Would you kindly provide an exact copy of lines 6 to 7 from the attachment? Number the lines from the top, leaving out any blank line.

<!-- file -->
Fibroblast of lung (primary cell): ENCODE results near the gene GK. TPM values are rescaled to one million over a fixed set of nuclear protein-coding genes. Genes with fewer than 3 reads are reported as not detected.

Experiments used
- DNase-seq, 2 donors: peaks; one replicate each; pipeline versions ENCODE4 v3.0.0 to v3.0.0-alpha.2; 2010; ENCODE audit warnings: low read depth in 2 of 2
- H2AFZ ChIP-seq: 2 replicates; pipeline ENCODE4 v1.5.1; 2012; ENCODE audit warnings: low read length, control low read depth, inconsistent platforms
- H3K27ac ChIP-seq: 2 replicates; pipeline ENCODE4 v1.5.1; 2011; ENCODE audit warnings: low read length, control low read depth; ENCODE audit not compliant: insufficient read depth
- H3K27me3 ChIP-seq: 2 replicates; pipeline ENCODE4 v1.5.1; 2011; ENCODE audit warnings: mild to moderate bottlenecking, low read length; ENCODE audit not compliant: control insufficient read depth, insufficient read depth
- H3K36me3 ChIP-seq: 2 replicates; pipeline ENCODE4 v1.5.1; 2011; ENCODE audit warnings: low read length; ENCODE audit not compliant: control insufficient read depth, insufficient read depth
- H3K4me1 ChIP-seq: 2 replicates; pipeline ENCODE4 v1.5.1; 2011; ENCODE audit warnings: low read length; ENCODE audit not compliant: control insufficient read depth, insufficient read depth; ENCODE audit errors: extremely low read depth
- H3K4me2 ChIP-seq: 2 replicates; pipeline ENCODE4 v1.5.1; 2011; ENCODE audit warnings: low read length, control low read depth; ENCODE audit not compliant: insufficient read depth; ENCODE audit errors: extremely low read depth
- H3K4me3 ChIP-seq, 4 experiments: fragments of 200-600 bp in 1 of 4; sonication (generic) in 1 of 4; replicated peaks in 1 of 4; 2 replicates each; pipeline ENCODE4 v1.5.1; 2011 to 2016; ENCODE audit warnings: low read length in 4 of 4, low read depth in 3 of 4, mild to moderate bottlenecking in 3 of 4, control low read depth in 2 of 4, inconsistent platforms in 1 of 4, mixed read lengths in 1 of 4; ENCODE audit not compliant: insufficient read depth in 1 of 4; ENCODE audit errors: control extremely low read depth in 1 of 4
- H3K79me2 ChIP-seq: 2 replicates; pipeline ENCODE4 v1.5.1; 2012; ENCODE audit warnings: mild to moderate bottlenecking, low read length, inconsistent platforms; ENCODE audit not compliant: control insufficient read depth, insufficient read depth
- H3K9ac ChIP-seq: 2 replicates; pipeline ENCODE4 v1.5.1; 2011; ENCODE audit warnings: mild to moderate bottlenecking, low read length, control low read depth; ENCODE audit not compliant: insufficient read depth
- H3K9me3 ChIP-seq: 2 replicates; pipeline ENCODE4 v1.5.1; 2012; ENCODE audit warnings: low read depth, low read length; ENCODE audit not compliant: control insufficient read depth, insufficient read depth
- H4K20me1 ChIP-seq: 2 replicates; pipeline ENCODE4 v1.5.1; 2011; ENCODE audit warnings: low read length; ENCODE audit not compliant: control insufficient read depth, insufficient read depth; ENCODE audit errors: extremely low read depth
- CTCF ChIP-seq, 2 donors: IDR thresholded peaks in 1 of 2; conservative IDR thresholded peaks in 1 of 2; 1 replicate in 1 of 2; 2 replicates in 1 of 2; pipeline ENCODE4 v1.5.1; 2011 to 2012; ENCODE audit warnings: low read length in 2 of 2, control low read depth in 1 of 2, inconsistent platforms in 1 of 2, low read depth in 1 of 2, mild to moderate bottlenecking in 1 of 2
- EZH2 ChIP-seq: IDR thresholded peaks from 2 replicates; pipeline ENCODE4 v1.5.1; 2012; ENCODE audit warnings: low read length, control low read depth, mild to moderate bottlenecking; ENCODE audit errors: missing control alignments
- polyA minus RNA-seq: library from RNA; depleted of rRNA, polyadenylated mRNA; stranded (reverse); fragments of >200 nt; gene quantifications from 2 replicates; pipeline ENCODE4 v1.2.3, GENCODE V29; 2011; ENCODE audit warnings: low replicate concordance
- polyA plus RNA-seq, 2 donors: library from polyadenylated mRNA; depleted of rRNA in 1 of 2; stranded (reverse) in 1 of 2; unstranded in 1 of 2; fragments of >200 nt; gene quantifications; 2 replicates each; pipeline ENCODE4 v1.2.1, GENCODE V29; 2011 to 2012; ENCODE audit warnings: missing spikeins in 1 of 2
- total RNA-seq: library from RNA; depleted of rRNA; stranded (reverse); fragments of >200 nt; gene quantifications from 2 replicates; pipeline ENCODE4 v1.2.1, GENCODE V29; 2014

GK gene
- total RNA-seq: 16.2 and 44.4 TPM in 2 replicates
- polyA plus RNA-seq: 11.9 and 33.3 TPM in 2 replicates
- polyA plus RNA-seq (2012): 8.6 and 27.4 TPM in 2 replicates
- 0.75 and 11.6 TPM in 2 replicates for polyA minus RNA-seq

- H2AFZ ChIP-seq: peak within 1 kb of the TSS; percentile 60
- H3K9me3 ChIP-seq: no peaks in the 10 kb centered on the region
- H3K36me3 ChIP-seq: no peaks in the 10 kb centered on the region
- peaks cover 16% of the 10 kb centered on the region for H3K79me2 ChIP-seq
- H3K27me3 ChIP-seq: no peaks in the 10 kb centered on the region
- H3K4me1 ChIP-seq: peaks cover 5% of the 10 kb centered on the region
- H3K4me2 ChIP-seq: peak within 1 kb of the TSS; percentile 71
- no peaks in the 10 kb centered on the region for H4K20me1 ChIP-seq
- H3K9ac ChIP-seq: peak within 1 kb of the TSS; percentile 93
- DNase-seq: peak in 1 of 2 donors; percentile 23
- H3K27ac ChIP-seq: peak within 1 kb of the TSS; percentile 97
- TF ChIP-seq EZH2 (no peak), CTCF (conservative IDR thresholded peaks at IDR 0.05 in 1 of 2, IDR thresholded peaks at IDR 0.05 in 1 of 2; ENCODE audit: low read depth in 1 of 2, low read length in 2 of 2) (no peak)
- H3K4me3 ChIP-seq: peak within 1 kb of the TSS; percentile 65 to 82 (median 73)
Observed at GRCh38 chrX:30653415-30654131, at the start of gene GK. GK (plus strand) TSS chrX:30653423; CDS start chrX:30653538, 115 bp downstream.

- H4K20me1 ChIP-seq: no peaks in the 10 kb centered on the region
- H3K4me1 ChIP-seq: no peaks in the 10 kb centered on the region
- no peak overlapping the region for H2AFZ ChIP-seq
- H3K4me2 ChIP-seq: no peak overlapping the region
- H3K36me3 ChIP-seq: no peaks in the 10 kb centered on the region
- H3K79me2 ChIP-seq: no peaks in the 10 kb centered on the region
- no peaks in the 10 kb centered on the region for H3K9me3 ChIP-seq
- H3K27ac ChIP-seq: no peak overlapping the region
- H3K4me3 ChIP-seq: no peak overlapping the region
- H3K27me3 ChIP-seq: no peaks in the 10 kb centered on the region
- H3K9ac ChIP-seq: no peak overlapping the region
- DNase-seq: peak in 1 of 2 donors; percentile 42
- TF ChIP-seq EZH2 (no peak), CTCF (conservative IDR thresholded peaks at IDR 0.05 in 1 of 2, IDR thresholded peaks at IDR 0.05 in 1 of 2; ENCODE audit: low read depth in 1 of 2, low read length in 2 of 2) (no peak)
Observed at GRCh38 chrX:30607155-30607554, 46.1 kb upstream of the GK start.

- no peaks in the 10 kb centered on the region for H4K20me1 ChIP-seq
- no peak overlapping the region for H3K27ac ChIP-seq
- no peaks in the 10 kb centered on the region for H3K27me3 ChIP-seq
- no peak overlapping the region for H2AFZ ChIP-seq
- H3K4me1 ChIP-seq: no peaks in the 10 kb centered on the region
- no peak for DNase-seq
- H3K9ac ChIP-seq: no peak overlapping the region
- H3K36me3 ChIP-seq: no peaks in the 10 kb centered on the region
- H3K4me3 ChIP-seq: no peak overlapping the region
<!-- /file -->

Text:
- H3K27me3 ChIP-seq: 2 replicates; pipeline ENCODE4 v1.5.1; 2011; ENCODE audit warnings: mild to moderate bottlenecking, low read length; ENCODE audit not compliant: control insufficient read depth, insufficient read depth
- H3K36me3 ChIP-seq: 2 replicates; pipeline ENCODE4 v1.5.1; 2011; ENCODE audit warnings: low read length; ENCODE audit not compliant: control insufficient read depth, insufficient read depth